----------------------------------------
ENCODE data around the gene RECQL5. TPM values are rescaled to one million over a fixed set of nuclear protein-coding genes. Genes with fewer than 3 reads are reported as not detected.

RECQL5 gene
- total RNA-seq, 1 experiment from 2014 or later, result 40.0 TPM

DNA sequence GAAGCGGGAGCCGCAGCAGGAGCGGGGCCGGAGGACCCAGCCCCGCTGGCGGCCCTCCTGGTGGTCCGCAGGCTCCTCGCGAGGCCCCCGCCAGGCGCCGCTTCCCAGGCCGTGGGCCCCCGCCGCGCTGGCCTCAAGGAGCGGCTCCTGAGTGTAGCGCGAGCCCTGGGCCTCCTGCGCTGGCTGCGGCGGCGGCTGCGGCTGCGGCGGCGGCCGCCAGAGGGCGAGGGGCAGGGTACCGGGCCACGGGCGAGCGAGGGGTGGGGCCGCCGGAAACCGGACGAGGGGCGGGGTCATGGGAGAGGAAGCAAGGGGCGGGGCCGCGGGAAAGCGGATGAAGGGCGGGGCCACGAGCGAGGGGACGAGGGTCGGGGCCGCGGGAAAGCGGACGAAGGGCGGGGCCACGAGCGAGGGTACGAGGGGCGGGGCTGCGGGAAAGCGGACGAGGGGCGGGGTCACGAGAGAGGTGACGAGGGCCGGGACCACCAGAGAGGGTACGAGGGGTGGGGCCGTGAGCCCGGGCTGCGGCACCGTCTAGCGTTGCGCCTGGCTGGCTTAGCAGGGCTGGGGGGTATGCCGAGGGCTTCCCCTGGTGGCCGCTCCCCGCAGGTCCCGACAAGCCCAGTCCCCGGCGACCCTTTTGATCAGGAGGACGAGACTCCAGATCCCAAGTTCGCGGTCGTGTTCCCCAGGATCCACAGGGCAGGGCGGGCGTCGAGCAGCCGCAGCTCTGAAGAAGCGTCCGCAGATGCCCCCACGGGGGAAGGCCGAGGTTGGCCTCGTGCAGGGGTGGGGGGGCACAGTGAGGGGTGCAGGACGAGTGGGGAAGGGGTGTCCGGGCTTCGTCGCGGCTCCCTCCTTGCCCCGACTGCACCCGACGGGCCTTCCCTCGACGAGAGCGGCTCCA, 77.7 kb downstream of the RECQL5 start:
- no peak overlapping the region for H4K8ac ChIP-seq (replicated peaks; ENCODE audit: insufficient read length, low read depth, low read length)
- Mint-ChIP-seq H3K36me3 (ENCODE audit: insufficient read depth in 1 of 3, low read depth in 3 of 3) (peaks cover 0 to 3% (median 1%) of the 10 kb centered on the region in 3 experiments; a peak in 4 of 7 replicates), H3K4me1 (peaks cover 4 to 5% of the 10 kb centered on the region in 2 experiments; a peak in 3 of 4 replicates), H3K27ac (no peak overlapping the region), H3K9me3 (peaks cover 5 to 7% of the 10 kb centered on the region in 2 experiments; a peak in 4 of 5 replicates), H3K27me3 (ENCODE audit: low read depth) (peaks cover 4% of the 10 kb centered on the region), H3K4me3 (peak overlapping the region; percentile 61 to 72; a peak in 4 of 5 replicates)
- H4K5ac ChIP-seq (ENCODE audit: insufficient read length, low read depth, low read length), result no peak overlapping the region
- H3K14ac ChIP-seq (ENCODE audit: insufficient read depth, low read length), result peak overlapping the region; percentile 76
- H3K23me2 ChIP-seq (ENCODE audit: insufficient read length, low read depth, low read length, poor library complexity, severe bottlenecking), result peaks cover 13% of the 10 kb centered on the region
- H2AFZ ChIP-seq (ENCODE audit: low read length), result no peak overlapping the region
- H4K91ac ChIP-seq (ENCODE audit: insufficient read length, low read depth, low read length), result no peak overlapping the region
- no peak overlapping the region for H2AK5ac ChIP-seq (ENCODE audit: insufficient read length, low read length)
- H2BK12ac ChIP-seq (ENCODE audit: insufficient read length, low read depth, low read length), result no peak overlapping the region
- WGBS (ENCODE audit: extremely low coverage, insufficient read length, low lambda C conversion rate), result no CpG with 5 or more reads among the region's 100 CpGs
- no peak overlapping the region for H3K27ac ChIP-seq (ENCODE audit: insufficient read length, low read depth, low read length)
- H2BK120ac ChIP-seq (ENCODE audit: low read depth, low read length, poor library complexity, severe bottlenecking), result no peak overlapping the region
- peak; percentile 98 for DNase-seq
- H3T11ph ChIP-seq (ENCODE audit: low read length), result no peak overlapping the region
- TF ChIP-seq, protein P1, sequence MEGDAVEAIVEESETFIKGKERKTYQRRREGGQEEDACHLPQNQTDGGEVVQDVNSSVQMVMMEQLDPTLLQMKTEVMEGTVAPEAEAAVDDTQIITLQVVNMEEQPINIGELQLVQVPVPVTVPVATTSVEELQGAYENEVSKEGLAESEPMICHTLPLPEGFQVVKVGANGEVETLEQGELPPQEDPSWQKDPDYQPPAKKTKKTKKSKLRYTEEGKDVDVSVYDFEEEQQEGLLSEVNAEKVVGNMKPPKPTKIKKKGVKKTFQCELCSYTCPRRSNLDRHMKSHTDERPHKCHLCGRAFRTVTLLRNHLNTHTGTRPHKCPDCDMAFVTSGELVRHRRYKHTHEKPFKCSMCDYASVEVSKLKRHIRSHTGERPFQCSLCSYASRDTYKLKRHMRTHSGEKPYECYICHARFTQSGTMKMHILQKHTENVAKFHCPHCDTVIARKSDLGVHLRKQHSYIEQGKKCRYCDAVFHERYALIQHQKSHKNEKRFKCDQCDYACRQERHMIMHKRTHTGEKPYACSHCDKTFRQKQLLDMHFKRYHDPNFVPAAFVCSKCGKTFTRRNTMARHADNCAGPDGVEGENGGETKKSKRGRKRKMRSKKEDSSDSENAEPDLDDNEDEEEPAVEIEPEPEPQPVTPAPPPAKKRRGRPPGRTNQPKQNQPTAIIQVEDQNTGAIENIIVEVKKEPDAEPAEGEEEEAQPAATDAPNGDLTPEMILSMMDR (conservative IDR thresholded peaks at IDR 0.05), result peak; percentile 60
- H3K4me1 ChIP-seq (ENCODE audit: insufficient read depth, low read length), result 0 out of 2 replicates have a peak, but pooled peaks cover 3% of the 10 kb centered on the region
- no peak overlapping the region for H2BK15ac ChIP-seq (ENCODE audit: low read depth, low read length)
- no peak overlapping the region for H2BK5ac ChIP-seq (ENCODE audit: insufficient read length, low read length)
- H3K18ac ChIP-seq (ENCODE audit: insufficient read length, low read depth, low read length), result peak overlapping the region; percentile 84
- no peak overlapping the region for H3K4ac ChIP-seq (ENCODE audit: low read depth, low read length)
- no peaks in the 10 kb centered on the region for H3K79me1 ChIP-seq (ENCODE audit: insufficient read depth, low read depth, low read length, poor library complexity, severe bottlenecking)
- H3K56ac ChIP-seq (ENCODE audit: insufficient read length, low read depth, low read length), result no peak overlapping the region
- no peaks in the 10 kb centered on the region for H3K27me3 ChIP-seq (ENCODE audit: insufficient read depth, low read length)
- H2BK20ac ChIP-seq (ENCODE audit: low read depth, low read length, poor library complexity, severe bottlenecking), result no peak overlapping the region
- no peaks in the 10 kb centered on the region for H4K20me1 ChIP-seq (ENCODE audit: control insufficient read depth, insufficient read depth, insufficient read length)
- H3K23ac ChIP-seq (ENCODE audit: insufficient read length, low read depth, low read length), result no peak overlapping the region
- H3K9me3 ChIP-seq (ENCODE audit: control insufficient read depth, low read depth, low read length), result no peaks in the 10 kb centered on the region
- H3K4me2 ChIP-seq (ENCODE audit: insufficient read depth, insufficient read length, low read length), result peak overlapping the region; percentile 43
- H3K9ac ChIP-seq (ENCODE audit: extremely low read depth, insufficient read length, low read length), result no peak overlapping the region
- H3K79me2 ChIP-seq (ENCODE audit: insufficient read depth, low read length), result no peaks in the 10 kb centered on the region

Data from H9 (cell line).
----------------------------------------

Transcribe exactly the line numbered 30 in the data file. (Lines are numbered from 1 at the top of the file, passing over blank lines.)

- H3K23ac ChIP-seq (ENCODE audit: insufficient read length, low read depth, low read length), result no peak overlapping the region